Distracted at Work? Cut Down on Your Email Time

This article is an excerpt from the Shortform book guide to "Indistractable" by Nir Eyal. Shortform has the world's best summaries and analyses of books you should be reading.

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Does your work often get interrupted by emails or group chats from coworkers? Is there a polite way to put off answering emails?

One of the biggest distractors at work is email. Reading and responding to emails takes a lot of time, not to mention that switching tasks makes your work take even longer to complete. Thankfully, Nir Eyal came up with a solution that will reduce your email distractions.

Here is Nir Eyal’s advice for when you get distracted at work.

Email Distractions at Work 

If you’re distracted at work, reducing the number of emails you receive each day will drastically reduce the amount of time you spend in your inbox. The second step is to set up a system that reduces the amount of time you spend responding to those you do let through. The most efficient way to deal with your emails is by going through them in batches during dedicated email timeboxes, rather than dealing with them as they come in. Processing your email in this way has two advantages:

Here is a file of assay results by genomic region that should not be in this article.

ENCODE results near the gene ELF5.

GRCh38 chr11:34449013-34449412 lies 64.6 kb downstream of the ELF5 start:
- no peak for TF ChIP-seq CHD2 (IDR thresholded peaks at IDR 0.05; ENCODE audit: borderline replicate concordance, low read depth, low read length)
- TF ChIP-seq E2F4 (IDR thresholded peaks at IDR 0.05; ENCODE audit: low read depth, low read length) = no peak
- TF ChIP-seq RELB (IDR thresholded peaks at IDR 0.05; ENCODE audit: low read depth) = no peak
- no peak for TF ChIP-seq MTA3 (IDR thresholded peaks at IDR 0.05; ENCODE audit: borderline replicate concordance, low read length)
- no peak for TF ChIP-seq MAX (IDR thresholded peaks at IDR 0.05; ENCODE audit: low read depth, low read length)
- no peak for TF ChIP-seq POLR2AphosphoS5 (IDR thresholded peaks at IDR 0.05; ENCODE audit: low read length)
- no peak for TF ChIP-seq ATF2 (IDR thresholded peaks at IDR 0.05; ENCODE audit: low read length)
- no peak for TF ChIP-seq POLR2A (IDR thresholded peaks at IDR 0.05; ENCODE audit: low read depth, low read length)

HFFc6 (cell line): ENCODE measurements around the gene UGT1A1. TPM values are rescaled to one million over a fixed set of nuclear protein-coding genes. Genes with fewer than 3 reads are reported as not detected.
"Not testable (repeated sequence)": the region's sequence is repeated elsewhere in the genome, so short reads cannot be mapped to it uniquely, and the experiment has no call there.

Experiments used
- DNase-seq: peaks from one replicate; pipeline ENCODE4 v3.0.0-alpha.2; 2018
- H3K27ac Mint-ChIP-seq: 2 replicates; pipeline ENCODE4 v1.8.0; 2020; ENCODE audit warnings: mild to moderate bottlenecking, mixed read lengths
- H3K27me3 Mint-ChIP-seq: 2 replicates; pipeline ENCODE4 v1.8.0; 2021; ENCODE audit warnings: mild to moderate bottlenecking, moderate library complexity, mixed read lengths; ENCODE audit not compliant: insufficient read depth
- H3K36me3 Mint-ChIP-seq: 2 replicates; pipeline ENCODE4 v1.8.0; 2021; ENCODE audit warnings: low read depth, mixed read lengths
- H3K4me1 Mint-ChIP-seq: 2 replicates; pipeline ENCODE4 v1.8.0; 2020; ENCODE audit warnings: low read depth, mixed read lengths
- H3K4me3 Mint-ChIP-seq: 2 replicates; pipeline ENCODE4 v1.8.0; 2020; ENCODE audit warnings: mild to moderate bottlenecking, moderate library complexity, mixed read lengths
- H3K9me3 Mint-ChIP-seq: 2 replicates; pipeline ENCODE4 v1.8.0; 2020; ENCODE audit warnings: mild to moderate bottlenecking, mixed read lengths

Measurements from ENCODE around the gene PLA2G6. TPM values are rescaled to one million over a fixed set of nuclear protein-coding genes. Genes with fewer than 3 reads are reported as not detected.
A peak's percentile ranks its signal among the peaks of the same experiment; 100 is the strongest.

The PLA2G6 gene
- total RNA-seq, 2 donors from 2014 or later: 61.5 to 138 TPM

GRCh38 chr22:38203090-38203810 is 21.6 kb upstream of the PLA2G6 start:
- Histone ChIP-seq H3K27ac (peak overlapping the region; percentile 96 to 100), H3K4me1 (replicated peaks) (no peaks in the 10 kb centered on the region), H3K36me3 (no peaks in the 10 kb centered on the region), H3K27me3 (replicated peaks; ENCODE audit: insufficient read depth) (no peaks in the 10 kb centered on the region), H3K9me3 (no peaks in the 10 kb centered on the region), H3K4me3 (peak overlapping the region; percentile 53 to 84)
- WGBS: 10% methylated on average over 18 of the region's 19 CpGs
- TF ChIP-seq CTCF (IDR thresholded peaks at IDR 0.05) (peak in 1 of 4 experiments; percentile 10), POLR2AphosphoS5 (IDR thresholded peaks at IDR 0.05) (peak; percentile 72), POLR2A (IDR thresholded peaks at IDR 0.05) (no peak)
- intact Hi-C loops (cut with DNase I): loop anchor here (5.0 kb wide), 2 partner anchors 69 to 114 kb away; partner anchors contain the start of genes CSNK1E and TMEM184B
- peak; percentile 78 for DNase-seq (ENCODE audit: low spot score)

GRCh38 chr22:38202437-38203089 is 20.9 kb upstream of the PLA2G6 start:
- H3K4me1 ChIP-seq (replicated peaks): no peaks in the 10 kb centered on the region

1. This reduces the number of times your brain needs to switch between tasks (meaning you lose “refocusing time” once, instead of many times throughout the day).
  2. You can schedule it—so that it becomes the thing you mean to do, instead of the thing dragging you away from what needs to get done. 

Make your batch-processing as efficient as possible by eliminating the need to check emails repeatedly. Many people open messages, scan the contents, reply to anything urgent, and then leave everything else for later. By the next time you check your email, you’ve forgotten what the “everything else” emails said, so you open them again. This happens every time you check your email—you read the same emails, multiple times a day. 

The main reason you read emails multiple times is to discern exactly when you need to reply to them—fix the issue by categorizing your emails by reply urgency. To do this, create two email tags: “Today” and “This Week.” Each time you check your email, answer anything that needs an immediate reply, then tag the rest to be answered during your email timebox later in the day or later in the week. This system ensures that you only read each email twice: when you initially receive it and when you reply. 

Distracting Group Chats

Having a group chat feature at work can be helpful for chatting about ideas or getting quick answers, but it’s also distracting in several ways. First, the messages you’re receiving all day are from different people, in different channels, about different subjects—essentially, part of your brain is in numerous meetings covering diverse topics all day, while you’re trying to focus on your own work. Second, many people use group chat to fire off thoughts one sentence at a time. Receiving ideas as a stream of consciousness can make you feel frazzled, and the constant message alerts don’t help. 

Create Group Chat Guidelines

Set three rules around your group chat use so that it shows up in your workday as a tool for traction, rather than invading your workday as a distraction. 

1) Use Group Chat Sparingly 

While the real-time feature of group chat can be useful and engaging, think of it as you would any other real-time communication.